Although the online format precluded beneficial in-person social interaction and networking, the SimCenter team refined its online teaching curriculum to foster useful interaction and collaboration amongst the virtual attendees as they solved problems in breakout rooms.
McKenna and Mackenzie-Helnwein also enhanced the virtual curriculum to optimize attendees’ use of time, both offline and online. Based on feedback from the Summer Bootcamp, the team broke the bootcamp into two, separate, five-day sessions for the Winter 2020 bootcamp. The sessions provided different content, which allowed attendees to register for one or both sessions, to match their interest and skills.
In short, the SimCenter continues to build on its successes. Reflecting on the winter sessions, Schoettler says, “As educators, we learn a lot from each experience. With our latest bootcamps, we were able to increase participation and broaden our reach across the natural hazards community. We’ve incorporated feedback from participants as we continue to improve the structure of our online curriculum and provide interactive opportunities for attendees.”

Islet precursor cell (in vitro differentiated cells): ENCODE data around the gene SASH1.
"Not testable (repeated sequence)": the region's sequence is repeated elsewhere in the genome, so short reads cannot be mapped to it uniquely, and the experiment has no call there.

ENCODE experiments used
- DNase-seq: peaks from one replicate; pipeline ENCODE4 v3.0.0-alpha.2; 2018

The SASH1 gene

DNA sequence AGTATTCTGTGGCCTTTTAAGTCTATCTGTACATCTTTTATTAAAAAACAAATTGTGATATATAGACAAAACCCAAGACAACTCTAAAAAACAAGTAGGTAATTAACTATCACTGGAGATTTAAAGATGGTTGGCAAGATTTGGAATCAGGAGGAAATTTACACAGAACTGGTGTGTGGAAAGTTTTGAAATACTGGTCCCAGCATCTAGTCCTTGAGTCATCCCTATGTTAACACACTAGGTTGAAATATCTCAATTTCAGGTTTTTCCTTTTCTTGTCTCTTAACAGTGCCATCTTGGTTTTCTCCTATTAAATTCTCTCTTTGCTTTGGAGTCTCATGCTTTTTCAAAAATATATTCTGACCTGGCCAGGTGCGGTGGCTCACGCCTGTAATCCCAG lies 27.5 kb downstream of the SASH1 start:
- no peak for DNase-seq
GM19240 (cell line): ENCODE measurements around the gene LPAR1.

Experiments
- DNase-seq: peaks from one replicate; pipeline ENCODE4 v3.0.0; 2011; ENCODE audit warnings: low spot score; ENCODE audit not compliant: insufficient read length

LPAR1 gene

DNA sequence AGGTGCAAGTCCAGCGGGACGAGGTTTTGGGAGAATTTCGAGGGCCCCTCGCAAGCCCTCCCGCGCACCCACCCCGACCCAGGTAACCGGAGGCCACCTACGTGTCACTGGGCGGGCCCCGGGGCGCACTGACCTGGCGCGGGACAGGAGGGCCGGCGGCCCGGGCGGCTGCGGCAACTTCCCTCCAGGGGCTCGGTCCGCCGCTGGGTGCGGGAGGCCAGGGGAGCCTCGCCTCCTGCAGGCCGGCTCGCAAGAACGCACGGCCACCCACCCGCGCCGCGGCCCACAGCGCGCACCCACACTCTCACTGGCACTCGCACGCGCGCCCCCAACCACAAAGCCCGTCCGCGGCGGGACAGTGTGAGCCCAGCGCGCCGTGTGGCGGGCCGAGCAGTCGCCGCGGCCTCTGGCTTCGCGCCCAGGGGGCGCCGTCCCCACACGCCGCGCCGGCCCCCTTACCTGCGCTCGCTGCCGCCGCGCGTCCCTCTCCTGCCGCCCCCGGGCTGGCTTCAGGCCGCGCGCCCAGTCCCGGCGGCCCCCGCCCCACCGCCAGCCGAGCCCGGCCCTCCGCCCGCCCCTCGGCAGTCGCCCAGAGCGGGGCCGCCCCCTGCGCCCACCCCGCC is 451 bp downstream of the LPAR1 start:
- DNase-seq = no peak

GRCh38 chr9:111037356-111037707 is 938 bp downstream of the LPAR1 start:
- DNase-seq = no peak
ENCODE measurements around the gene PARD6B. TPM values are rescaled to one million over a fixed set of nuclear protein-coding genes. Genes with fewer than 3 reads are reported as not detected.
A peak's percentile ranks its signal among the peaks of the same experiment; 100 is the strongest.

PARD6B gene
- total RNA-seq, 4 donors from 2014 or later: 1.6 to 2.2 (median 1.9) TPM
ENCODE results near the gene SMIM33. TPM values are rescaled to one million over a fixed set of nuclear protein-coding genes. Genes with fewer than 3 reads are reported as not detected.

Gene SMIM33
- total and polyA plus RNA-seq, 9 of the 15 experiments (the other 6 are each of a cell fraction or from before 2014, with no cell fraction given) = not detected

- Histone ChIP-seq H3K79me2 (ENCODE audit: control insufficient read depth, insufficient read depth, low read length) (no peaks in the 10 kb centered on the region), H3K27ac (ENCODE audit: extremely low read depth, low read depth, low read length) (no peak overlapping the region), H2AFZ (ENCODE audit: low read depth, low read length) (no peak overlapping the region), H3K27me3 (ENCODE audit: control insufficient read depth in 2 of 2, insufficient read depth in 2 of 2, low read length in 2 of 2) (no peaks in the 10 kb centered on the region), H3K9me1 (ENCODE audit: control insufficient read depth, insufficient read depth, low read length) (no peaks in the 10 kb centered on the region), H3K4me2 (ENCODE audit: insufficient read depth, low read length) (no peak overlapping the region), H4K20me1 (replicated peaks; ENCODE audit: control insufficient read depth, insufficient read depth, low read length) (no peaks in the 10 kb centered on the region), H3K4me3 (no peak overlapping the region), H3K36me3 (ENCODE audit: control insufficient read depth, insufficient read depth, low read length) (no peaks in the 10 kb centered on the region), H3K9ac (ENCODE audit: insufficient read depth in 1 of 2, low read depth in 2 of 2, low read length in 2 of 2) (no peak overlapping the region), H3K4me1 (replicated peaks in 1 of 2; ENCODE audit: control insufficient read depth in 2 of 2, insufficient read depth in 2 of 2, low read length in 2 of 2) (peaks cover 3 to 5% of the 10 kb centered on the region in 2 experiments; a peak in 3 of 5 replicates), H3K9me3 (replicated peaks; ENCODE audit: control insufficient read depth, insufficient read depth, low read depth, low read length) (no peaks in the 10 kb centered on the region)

Highlights from the winter bootcamp include:
- Higher enrollment overall. 121 individuals attended the winter sessions, nearly three times the number who participated in the summer session.
- Broader geographical reach, both globally and within the US. Thirty percent of the winter session participants were international.
- Broader experience base, ranging from undergraduates, master’s and Ph.D. students, to faculty and professionals.
The SimCenter is already planning its 2021 summer offerings. Due to the pandemic, it is unclear whether events will be held onsite. “We are exploring ways to offer self-paced modules,” Schoettler says. “We are also considering bootcamps on topics such as artificial intelligence and machine learning.”